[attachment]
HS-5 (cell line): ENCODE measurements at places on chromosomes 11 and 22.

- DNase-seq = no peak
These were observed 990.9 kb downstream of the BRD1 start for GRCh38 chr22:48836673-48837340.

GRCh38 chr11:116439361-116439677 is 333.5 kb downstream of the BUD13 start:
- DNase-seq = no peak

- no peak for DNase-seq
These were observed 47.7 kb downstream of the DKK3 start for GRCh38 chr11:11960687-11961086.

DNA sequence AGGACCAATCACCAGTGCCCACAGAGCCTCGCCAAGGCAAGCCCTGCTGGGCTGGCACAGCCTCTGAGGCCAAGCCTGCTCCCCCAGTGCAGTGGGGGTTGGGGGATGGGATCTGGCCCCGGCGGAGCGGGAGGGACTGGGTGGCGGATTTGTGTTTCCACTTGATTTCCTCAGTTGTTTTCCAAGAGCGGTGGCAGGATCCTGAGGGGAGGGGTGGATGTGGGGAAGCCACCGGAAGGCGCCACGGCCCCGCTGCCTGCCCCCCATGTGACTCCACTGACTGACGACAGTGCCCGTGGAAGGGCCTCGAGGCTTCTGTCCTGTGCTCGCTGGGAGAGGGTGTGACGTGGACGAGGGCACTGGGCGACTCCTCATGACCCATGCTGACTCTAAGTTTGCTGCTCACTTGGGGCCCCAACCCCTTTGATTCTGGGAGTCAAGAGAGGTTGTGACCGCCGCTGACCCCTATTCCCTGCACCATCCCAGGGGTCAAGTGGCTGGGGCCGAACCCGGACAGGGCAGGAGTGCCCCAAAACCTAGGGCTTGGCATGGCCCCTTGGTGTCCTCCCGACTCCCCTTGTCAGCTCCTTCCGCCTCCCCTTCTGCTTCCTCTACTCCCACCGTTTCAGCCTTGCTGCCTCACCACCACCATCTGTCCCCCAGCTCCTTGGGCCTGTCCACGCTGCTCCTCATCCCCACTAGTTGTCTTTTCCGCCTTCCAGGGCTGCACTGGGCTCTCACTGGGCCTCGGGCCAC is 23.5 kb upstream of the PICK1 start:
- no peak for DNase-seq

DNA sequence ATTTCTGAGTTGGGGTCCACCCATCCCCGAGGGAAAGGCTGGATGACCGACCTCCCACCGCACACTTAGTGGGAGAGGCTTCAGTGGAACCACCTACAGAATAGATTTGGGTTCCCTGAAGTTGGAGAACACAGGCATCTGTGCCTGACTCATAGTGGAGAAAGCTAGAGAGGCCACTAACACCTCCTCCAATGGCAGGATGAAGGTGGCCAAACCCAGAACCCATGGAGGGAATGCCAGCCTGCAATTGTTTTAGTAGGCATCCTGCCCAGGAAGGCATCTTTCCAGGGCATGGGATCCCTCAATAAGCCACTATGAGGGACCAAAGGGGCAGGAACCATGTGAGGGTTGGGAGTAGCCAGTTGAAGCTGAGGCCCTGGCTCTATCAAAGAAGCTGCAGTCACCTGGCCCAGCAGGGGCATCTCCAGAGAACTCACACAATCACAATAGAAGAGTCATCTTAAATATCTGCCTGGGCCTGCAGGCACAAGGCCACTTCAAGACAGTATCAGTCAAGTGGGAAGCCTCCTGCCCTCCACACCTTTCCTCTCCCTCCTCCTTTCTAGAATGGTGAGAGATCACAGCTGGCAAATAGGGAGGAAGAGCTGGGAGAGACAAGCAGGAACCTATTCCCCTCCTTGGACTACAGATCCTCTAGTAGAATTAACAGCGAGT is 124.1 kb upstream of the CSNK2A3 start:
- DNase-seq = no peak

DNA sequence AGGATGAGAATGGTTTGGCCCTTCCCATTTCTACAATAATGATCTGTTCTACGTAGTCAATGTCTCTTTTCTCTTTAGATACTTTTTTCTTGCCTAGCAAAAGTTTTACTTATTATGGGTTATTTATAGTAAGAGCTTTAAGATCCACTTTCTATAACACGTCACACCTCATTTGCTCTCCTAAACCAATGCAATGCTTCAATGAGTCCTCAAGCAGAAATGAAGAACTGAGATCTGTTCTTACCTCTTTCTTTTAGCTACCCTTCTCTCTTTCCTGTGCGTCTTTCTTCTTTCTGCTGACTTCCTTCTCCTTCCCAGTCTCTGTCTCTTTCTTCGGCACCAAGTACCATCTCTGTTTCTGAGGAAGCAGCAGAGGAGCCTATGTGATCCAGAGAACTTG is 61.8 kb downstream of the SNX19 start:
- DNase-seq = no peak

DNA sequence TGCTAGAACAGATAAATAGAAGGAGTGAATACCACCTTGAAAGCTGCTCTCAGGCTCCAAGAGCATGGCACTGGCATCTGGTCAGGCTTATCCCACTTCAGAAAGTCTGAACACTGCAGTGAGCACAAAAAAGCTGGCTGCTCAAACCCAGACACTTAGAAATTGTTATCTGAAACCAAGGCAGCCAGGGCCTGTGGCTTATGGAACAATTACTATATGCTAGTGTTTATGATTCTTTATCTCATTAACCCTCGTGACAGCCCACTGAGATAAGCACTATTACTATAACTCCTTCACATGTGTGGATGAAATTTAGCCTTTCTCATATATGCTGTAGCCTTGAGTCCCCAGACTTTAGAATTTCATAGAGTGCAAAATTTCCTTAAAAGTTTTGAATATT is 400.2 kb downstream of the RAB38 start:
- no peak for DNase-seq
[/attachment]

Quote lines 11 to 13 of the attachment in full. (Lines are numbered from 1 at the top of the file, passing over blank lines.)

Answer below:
- DNase-seq = no peak

DNA sequence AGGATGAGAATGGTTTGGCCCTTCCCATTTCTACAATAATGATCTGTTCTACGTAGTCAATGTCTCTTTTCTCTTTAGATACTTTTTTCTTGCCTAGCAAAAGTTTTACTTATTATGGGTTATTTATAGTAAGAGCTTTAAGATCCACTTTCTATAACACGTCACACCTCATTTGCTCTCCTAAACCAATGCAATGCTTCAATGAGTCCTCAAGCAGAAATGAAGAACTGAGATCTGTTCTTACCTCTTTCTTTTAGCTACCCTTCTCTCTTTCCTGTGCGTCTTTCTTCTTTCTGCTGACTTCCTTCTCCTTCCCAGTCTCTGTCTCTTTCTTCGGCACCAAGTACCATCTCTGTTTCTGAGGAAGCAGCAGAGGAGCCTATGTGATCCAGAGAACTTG is 61.8 kb downstream of the SNX19 start:
- DNase-seq = no peak